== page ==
Engagement Day – My Mom Realized I’d Grown Up

In an earlier post (Engagement Day) I shared a slice of the story of the day I proposed to my wife. That evening we drove around town breaking the news to family and friends. Her parents were first to know, mine were next. We drove the eight miles out of town to their home and went inside.

The house was filled with people playing live music. I can’t name the instruments now just like I couldn’t back then. Some looked homemade. Others were unusual shapes. They were playing something like mountain music and having a good time. That kind of activity was not the norm when I had lived at home. I’d been in the US Navy for three years at this point and things at home had changed.

We pulled my mother off to the side and showed her my future bride’s ring. Mom glanced at it, said “That’s nice.” and turned back to the music. We were a bit disappointed at the reaction but absorbed the conflicting social activity in stride. We quickly left to share the news with friends. I would be back for the night anyway.

It was past midnight when I quietly entered the kitchen. My mother was sitting on a bench waiting for me. The rest of the house was dark and quiet except for the sound of the washing machine at the far end of the house. I was a bit surprised to see my mother awake at this hour. She normally went to bed by 10 pm.

“Mom, are you okay? Why are you still up?” I asked.

“I was doing laundry while waiting for you.” she replied. “I wanted to talk to you tonight.”

“It’s fine, mom. It could have waited until the morning.” I answered.

“No. You need to hear what I have to say.” she stated firmly.

I sat down and she proceeded to tell me the story of her own brief romance, engagement, and eloping to get married. The timing of my parent’s rapid courtship paralleled my own and I realized I had never heard the full story before now. We knew our parents had run off to get married, but I didn’t know the timescale leading up to that event.

We talked for almost two hours that night. Somewhere late in the conversation my mother stopped me cold with a question, “When did you grow up? I missed it. It seems like yesterday you were learning to ride a bike. Now, here you are about to get married.”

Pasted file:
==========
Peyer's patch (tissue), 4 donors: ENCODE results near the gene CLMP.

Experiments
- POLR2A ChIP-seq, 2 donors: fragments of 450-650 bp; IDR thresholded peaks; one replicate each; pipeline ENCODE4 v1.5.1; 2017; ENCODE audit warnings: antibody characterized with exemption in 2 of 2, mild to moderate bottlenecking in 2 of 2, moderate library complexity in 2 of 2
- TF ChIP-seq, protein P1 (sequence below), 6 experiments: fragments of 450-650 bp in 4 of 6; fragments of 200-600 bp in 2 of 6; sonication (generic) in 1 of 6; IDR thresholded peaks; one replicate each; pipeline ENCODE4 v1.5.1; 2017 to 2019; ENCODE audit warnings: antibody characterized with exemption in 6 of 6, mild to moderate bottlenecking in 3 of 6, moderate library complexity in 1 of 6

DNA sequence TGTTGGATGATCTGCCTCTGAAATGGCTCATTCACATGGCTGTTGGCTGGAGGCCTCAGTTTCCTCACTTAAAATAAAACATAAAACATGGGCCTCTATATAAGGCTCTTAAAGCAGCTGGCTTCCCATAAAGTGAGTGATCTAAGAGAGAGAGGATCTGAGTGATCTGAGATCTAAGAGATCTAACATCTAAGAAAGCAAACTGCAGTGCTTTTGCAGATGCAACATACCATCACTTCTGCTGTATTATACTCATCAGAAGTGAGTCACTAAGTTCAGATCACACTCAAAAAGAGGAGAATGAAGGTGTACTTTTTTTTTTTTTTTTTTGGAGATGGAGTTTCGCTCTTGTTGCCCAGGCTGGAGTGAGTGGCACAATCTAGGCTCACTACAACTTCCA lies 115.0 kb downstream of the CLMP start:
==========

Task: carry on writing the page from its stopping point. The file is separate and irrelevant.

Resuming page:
“No rush, Mom. We’re going to have a church wedding. Probably some time next year. Plenty of time to prepare yourself.” I soothed.


When was the first time you really felt like a grown up (if ever)?

There’s No Going Back

This blog started in August 2014. My first post was a family story based upon real events from my childhood. Today marks my 107th post since then.

The day the hay wagon tipped over (Hayride Gone Wrong) is a famous tale in our family lore. Several of us have written the story from our own perspectives. At reunions the storytelling inevitably includes one or more renditions.

One long-term impact to me is the complete lack of interest in harvest hayrides at pumpkin patches. There is simply no comparison worth noting. They pull you in a safety-conscious wagon complete with padded railings and a chain across the opening. The benches and floor may be sprinkled with straw but it’s mostly for decoration.

Compare that to riding on top of a swaying stack of bundled bales so high that we had to duck under the power lines as we entered the driveway. No harnesses. No safety lines. We climbed up there for the half mile drive across the field and down the road back to the barn.

The load was supported with the sidewalls of the wagon. These wooden slats and posts survived years of exposure and bleaching in the sun. Occasionally, one or more pieces needed replacement and got it. The urgency was offset by other workload priorities and a broken slat may remain for a few weeks if it did not affect loads.